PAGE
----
Intensity is a huge factor in your exercise program to ensure you’re pushing yourself enough to continue to make progress and see results.

You’re overdoing cardio and not weight training

The effects of weight training and lean muscle tissue outweigh the singular cardio effects. Cardio develops your heart and burns calories while resistance training aids in the development of lean tissue which elevates your metabolic rate (the rate at which you burn calories at rest) and changes your body composition. Lighter is not the same as leaner. Body composition rules over the scale. Skinny fat is not what most desire. Don’t neglect the heavy weights for fear of turning into Hulk; it just won’t happen ladies. I’ve written about this before.

Training Rut

You’ve been doing the same thing in your training for quite some time and it isn’t yielding results like it once was. It’s easy to get stuck in a rut and operate on automatic pilot; not good in the world of training. Your body adapts fairly quickly to what you do over and over again and you’ve got to make changes to shake things up and resist adaptation. Hire a reputable trainer or embark on a new training program (I have several options along with coaching available for purchase online Either way, the investment is worth it to get outside yourself and your comfort zone and gain some more insight and knowledge.


This is another important factor that people frequently neglect. Your body cannot exercise hard and be able to repair itself unless you’re getting ample sleep. The correct amount varies with everyone but generally, 6 hours is the minimum amount. If you’re training with intensity, you’re definitely going to need more; likely 7-9 hours of quality sleep. There’s really no way around this one. Failing to get minimum sleep requirements will put you at risk for injury and have you spinning your wheels working really hard but not seeing the payoff. You can’t fool Mother Nature. Insufficient sleep will sabotage your fat loss goals.

There are two important hormones that are related to sleep called leptin and ghrelin. These go haywire and cause confusion in the body when you’re in a sleep deficit. Leptin sends signals to your brain when you're full. and it is intricately involved in the regulation of appetite, metabolism and calorie burning and it is during sleep that leptin levels increase. The purpose of ghrelin is to tell your brain when you need to eat, when it should stop burning calories and when it should store energy as fat and during sleep, levels of ghrelin decrease because sleep requires little energy.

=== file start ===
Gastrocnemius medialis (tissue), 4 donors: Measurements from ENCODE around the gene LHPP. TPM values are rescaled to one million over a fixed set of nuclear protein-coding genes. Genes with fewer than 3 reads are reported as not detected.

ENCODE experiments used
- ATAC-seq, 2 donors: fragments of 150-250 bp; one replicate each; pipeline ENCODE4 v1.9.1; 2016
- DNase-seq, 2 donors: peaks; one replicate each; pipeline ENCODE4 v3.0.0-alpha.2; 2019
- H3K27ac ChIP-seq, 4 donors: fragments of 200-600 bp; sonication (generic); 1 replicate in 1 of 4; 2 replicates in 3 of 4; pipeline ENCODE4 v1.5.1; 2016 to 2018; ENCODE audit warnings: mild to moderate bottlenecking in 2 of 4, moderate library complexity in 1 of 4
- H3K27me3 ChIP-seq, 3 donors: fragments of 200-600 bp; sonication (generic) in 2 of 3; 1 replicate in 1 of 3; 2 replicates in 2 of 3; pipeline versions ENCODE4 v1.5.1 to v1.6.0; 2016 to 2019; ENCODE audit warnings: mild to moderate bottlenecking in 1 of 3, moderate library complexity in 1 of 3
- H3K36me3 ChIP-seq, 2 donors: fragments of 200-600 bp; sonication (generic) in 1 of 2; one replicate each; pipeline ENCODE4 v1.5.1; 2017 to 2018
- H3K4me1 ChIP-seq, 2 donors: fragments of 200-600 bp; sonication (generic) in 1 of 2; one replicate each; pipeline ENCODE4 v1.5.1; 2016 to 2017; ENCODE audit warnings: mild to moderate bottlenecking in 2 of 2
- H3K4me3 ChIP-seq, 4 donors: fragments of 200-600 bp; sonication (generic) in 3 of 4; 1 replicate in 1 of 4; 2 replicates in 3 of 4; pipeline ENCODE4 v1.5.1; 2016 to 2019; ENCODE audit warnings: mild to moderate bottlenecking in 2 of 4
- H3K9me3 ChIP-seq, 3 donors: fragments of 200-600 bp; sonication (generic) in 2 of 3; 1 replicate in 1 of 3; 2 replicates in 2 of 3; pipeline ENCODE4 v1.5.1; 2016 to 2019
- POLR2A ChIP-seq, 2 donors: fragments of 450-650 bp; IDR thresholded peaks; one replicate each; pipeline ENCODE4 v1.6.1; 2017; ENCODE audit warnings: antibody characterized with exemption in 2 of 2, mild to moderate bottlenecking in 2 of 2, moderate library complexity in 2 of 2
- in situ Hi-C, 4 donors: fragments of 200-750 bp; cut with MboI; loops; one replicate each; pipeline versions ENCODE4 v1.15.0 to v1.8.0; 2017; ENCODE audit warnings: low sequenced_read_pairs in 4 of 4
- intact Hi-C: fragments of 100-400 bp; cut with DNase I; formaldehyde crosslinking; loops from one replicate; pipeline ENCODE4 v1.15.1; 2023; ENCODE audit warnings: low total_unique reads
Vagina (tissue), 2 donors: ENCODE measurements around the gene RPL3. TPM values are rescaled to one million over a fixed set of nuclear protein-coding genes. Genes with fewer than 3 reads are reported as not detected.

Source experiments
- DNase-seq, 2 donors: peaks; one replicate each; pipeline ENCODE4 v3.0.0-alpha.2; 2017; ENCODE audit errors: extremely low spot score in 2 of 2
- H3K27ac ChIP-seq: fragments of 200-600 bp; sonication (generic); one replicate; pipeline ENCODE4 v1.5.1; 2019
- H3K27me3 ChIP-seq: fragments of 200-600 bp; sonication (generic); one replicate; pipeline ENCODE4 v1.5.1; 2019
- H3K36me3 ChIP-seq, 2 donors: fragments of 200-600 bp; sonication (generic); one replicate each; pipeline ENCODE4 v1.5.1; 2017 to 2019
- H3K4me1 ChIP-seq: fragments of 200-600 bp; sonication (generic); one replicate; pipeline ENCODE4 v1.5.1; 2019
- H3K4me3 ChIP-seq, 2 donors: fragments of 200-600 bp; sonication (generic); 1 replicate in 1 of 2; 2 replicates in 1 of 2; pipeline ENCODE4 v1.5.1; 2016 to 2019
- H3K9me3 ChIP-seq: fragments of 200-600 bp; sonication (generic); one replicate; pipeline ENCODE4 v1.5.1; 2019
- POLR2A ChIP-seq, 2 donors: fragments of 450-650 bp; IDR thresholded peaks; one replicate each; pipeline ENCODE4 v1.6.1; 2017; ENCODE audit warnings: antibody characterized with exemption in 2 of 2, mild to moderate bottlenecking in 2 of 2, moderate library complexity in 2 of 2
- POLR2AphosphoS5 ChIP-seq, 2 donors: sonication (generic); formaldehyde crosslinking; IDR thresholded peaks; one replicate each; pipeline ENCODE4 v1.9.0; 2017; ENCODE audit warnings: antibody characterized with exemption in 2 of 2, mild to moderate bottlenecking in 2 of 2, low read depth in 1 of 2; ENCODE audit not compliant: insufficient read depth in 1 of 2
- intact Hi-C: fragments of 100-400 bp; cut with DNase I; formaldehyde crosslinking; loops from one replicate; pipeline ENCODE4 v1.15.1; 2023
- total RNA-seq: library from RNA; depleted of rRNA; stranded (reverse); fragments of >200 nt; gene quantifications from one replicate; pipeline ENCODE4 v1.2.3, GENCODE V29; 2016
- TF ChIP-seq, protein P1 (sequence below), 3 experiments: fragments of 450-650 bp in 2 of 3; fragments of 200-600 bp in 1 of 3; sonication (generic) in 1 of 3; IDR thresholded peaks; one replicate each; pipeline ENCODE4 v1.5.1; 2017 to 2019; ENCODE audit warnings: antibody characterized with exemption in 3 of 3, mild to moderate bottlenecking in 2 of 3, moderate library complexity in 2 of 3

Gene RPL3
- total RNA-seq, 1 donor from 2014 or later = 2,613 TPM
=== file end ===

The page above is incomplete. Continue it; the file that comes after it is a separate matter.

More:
Sleep deprivation has also been found to not only increase levels of stress hormones, but can also trigger a resistance to insulin (think diabetes), both of which contribute to weight gain.

If these points don’t motivate you to become more disciplined to get more 💤, I don’t know what will!! Your fitness success depends on it!


If you’re constantly tired, refuse to take rest days despite all the signals your body sends you, and have lost your zeal for exercise, you’re likely suffering from overtraining syndrome (adrenal fatigue) and burnout. Confession; I have been through this myself. It is difficult for me to lay off training for more than a day. Being in an overtrained state increases your levels of stress, inflammation and cortisol in the body, which can seriously impair your body’s ability to burn fat, in addition to putting you at risk for injury, or perhaps you’re already injured as a result.

Chronically elevated cortisol levels which are associated with overtraining will consequently lead to suppressed immune system function and reduced exercise capacity. You’ll find yourself going through the motions without that oomph you once had.

Cortisol levels in the body increase in response to mental and physiological stresses, in conjunction with the release of epinephrine, aka the ‘fight or flight response’ hormone. Athletes typically experience this fight/flight response on competition day.  The role of cortisol is to mobilize stored carbohydrates, catabolize proteins into glucose, and to mobilize stored fats.  Your body responds with the release of these hormones to deal with the perceived ‘dangerous’ stressor, whether it’s a fierce tiger, a competitive race or an intense training session; your body cannot differentiate.

Chronically elevated levels of cortisol can cause fat stores to go up – Elevated cortisol levels lead to a perpetual catabolic state where muscle is broken down, and fat is stored. These effects are further exacerbated when an athlete is depleted of carbohydrates. 

(or any other medical condition such as hypothyroidism)

I’m specifically referring to the tumultuous condition that occurs during menopause. Between the hot flashes, the insomnia, horrific & no sound reason weight gain… just to name a few, it can prove to be extremely discouraging and debilitating. Symptoms vary in all women, but the fight is very real! I strongly recommend you attempt to treat as much of these conditions naturally and see a reputable naturopath.

Once you’ve identified the area (or areas) that may be hindering your progress, take action to make changes and you will break free from the frustration of working really hard and not seeing gains or results.

Please reach out to me and let me know what areas you discovered to be your problem and how the changes you made have helped you.

You can message me here or message me in the chat box at the bottom of rouy screen.

Please share this article with friends who may benefit.

With progress,


Susan ArrudaComment